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  1.  (1010.41)
    Now to sit back and watch the media play the blame game.

    When I was on campus and we had a brief period of lockdown, I kept on wondering if someone was in trouble, how would they remember the codes and whatnot to get into the (presumably safer) buildings and away from danger?
  2.  (1010.42)

    Sorry, the comparison to alcohol just does not parse. I don't want to derail this thread by getting into the gun control argument. I pointed it out only because that's become the standard gun lobby response, avoiding the topic entirely. Blaming the schools and the security personnel at these institutions is the new boogie man.

    I grew up around guns. A healthy chunk of my family are career military and cops. I went hunting for years and I've fired everything form a .22 rifle to my cousin Anne's .50 Desert Eagle. Semi-automatic weapons are built for killing humans. Most handguns produced today are built for that actually. There's more paperwork involved in driving a car than in owning a gun in many states. I have to get my car checked yearly for emissions, buy stickers for parking and city ownership, renew my plates. Every few years I have to go in and get my eyes checked to make sure I'm not blind. My Firearms Owner ID? No such upkeep. Expires every 5 years, just mail in another application.

    You can't talk about random violence without asking the gun question. The violence would still be an issue of course, and the blame is always squarely on the perpetrator, but there's a damn bit of difference between someone stabbing or beating someone and some bastard with an arsenal walking into a crowded room.
    • CommentTimeFeb 14th 2008
    It really sickens me that the anchor referred to the NIU shooting as the "valentine's day massacre."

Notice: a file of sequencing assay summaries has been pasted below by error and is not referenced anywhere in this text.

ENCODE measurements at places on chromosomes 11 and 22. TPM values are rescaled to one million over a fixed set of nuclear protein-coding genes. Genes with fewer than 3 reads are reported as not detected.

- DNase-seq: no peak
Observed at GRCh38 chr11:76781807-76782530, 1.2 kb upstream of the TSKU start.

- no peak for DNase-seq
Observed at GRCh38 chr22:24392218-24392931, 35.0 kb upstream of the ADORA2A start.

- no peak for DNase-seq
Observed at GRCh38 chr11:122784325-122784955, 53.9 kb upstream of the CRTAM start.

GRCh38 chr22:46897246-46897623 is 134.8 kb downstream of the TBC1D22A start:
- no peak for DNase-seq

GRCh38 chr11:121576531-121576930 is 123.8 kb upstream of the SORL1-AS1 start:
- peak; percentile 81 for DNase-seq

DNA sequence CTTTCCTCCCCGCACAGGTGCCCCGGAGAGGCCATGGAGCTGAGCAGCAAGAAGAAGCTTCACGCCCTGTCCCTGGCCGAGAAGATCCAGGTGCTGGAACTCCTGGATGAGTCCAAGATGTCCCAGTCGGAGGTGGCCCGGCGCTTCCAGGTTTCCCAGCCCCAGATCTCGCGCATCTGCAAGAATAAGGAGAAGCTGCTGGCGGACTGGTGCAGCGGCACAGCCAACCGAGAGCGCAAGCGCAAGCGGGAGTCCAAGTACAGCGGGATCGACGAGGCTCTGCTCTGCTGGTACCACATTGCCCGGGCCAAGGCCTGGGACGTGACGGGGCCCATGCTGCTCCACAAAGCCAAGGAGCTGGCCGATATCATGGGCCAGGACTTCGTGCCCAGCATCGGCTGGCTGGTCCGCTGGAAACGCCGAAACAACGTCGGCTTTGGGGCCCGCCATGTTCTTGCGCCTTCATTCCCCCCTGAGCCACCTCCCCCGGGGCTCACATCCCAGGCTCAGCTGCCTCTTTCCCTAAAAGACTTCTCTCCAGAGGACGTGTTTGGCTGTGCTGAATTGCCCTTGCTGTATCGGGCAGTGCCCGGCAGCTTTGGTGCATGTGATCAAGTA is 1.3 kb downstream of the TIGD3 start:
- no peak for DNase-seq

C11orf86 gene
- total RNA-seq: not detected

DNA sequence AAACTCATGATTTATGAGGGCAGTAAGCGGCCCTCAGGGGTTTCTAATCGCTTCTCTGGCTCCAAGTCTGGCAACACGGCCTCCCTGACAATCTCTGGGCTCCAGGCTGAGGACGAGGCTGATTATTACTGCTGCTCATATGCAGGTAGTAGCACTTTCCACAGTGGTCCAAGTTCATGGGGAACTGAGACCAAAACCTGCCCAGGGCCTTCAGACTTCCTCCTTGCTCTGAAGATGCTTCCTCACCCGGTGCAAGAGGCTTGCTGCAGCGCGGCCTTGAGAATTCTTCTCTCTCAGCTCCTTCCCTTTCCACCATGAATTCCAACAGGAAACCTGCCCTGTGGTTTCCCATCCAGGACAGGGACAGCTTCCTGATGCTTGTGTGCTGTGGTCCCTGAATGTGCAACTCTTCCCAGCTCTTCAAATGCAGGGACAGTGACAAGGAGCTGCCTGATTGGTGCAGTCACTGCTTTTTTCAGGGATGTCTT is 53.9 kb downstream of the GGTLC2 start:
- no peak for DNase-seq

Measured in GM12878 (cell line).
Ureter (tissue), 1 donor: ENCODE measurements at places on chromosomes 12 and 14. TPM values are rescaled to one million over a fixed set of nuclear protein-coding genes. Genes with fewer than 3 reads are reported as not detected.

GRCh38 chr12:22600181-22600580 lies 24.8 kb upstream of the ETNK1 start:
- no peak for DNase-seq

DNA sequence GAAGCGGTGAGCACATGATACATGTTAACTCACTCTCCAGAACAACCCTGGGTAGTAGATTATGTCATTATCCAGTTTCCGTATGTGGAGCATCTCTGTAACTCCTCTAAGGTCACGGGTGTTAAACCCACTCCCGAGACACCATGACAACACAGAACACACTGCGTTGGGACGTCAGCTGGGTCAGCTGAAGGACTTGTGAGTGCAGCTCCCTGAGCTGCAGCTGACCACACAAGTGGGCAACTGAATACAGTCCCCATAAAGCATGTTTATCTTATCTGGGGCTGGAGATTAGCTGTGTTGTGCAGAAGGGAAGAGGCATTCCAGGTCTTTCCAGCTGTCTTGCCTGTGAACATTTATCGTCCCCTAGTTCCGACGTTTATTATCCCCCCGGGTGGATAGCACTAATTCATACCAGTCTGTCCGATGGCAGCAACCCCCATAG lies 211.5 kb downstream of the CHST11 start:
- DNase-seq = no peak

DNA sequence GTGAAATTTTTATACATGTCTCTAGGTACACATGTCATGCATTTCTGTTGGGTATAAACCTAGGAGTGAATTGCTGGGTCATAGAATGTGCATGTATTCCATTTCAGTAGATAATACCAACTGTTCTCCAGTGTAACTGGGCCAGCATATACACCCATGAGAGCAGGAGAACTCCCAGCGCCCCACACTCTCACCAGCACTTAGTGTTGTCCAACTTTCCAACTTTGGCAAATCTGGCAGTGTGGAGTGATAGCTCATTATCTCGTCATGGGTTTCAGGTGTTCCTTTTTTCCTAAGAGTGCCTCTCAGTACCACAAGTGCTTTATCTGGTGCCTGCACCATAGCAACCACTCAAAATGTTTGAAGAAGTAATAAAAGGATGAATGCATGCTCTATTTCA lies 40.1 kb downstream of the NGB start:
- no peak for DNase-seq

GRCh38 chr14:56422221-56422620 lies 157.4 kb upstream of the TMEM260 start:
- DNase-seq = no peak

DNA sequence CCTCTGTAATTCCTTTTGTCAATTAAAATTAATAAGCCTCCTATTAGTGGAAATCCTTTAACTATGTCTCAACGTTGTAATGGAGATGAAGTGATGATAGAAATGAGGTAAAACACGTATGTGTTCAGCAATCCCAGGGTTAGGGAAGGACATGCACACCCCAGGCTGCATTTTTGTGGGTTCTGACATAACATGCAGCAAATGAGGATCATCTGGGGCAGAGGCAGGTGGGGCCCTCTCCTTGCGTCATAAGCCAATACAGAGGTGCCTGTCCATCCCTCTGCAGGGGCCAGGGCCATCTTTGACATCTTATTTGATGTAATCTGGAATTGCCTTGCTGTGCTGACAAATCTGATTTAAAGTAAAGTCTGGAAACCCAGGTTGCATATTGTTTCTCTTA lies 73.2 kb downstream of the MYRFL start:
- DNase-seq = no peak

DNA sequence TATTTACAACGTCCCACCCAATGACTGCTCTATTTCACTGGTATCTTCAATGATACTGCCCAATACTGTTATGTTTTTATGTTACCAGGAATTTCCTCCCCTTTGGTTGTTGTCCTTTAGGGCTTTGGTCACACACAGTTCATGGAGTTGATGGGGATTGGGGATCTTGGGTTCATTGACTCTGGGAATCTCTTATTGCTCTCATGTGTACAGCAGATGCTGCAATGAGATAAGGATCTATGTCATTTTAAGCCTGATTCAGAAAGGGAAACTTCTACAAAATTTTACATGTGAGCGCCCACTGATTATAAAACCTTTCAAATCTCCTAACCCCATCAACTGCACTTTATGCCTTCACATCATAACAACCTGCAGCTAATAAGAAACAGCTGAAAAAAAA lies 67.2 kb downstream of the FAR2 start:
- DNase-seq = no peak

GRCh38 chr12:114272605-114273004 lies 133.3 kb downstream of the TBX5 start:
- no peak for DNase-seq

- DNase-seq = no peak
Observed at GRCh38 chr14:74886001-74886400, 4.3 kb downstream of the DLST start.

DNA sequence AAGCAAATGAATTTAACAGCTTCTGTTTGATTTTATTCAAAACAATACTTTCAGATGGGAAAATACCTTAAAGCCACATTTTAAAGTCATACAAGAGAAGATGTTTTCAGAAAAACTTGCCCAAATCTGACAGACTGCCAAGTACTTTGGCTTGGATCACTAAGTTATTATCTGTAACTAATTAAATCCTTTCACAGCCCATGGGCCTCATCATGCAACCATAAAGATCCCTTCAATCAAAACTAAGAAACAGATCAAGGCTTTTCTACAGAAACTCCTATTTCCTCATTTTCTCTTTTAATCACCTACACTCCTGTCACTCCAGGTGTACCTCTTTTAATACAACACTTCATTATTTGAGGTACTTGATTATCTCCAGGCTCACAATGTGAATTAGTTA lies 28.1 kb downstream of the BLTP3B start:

I haven't seen any news coverage, but I can't help wondering wonder how many minutes it took the networks to come up with a logo for this?
  3.  (1010.44)
    @ScottieB ---> a serious point, with much wisdom. I guess the other side of it is more complex than just kids not appreciating what they have. When I was in school, nearly every facet of the experience seemed to reinforce the idea that life is primarily things you don't want to be doing, that if you wait quietly you'll be pushed along to the next place you're meant to be, that most of my peers are unsympathetic and scared, that authority is bestowed arbitrarily, and that individuality is at best irrelevant but probably nonexistent. It was hard to appreciate anything about the experience when my philosophical objections to the place were consistently shrugged off, laughed at, or an excuse to give me that "life is full of things you don't want to do" speech. I think the factory-worker-training-program that is public education right now is broken to the core and that unless drastic changes happen-- well, basically, until kids feel like more than just little cogs in a giant, uncaring machine there's no way you can get them to appreciate the fact that education is a privilege.

    It's kind of corny, but perhaps if there had been more interfacing with the city I lived in, interaction with people out of our geographic/demographic, maybe I'd appreciate what I had more, but part of me thinks that public education would have found a way to make even that more of a Kafka-esque nightmare than an enriching experience.

    @orwellseyes--> shit, for real-- NRA-types like to act all badass but the whole point of the gun is that it's an equalizer for total pussies.

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